Exactly one year ago, the first Pfizer coronavirus vaccine was administered in sub-Saharan Africa.

Since then, the vaccination program has lagged considerably.

The region only has enough vaccines to fully vaccinate one in eight people.

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In comparison, in the Netherlands there are more than nine vaccines available for every ten people, while in the Democratic Republic of Congo it is only one in a hundred.

Policy advisor Ben van Gils of Oxfam Novib warns that "with the new threat of the omikron variant, it is clear that we will not just leave the pandemic behind if a large part of the population of developing countries does not have access to affordable vaccines. If this does not change, we continue to deal with a wave of virus variants."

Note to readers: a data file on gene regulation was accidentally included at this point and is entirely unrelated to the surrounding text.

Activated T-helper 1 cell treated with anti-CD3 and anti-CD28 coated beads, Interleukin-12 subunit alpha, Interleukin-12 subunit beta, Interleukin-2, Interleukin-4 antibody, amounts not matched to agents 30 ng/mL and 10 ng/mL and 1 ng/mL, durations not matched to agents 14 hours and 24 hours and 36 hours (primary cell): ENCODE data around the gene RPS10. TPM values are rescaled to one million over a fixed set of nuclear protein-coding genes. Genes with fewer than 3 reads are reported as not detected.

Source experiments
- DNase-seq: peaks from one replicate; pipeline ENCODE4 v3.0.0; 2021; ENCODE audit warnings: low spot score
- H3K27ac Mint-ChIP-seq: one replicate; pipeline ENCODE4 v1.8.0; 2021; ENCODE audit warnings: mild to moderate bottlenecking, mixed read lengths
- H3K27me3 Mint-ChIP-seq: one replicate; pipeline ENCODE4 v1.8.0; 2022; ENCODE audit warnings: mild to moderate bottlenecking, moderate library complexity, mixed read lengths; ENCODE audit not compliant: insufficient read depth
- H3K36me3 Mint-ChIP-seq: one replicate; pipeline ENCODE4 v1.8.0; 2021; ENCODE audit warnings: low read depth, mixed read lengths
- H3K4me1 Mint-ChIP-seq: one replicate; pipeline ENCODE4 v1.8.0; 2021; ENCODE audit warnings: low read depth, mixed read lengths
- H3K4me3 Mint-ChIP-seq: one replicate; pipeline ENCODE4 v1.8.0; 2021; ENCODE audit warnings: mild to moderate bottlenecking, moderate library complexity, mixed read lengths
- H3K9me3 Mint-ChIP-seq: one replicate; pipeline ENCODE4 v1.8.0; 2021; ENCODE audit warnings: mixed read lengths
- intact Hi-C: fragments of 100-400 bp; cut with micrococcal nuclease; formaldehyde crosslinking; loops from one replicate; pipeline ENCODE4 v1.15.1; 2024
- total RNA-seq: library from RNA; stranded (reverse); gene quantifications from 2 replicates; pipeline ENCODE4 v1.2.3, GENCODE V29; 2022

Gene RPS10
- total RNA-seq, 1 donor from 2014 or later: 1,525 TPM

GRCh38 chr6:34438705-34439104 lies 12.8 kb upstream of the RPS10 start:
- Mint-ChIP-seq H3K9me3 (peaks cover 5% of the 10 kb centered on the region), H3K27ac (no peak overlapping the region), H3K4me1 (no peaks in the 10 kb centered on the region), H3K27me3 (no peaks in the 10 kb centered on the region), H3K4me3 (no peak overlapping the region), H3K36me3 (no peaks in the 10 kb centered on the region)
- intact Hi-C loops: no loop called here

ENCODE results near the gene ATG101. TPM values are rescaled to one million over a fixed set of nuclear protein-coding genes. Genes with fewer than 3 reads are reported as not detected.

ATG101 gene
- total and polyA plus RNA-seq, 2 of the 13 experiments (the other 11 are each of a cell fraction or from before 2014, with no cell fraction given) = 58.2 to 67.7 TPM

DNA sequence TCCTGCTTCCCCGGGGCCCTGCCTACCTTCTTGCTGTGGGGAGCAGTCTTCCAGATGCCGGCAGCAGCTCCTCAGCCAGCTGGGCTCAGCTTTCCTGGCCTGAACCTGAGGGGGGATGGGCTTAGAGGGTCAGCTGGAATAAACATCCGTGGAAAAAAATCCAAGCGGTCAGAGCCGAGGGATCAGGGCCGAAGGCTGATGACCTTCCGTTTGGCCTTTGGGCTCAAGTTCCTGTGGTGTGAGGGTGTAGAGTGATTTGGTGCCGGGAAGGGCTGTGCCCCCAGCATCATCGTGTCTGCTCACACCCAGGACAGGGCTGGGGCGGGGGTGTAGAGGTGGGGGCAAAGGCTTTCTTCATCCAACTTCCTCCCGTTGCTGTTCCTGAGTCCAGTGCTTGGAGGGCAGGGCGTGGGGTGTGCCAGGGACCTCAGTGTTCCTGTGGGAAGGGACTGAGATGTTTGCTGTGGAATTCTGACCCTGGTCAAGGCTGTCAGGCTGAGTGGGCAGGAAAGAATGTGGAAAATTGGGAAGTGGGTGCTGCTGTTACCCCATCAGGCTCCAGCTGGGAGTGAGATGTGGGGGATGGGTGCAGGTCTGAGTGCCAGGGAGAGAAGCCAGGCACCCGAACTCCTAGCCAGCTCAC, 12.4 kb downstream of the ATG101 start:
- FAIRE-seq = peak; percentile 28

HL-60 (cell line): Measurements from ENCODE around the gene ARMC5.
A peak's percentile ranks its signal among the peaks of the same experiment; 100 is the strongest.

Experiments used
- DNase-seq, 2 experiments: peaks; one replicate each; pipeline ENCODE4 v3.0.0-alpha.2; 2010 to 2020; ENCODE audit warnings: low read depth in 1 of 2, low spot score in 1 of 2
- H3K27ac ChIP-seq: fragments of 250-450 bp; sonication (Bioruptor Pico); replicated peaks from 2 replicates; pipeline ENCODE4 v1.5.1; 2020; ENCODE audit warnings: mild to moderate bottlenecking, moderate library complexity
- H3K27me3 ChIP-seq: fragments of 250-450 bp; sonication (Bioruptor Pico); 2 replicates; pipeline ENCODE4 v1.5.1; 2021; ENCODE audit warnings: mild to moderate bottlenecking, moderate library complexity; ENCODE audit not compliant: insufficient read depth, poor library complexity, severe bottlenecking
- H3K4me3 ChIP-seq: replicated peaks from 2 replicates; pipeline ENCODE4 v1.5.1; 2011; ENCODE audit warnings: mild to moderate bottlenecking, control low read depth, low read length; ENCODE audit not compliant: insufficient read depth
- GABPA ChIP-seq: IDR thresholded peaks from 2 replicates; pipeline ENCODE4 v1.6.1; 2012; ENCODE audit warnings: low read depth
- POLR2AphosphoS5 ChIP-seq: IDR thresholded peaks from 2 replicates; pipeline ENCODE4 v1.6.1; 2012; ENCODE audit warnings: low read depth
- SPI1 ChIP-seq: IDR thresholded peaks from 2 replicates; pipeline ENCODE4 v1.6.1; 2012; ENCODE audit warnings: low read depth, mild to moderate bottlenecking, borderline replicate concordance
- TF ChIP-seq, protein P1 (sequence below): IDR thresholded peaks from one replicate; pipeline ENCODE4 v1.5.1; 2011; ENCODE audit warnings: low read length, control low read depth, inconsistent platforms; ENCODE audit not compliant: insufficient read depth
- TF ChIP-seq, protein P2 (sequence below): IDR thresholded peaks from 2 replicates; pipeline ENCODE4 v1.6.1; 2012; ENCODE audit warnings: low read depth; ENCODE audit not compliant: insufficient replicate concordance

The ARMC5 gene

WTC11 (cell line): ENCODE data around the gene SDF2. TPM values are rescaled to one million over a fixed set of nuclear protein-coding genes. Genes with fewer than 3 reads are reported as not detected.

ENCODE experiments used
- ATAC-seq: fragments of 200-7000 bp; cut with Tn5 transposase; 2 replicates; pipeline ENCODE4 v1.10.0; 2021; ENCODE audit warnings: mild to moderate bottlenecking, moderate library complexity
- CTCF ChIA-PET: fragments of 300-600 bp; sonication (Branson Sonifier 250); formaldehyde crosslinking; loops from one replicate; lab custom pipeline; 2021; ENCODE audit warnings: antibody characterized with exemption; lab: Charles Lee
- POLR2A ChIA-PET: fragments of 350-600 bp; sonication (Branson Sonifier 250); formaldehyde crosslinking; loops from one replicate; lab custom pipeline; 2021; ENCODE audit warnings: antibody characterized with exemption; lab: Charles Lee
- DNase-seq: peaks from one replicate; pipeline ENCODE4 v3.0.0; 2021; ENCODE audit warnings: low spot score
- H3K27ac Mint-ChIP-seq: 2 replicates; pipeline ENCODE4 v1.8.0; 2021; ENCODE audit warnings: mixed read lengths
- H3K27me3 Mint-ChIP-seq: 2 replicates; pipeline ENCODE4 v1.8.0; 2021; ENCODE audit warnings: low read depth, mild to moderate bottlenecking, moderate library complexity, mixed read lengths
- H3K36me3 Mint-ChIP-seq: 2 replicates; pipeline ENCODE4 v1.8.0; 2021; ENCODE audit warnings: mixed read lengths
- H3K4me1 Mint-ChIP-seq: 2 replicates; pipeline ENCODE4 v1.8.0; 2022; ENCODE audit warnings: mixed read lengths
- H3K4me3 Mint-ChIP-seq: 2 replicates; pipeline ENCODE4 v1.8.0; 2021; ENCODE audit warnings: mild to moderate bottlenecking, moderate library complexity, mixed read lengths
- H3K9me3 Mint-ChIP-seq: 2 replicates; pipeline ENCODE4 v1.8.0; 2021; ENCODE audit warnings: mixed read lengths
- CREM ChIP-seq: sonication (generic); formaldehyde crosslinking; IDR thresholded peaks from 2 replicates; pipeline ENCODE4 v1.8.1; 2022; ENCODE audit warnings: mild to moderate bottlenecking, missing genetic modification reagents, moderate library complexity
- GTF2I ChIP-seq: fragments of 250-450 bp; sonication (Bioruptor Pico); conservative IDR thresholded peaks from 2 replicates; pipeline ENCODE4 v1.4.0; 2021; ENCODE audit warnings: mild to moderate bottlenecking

According to the People's Vaccine Alliance, a coalition of organizations and activists committed to a global vaccine that is freely available to everyone, the perfect breeding ground for new coronavirus variants such as omikron is being created.

That's because pharmaceutical companies refuse to openly share their vaccine knowledge and technology.

The reluctance of rich countries to guarantee access to affordable vaccines worldwide would also not help.

The Netherlands started large-scale donations to the COVAX vaccination aid program in October.

By the end of the year, the utility should have received 27 million corona vaccines from the Netherlands.

At the end of October, Oxfam Novib announced that rich countries and pharmaceutical companies are supplying poorer countries with far fewer corona vaccines than had been promised.

For example, the Netherlands would have supplied only 500,000 of the 27 million vaccines.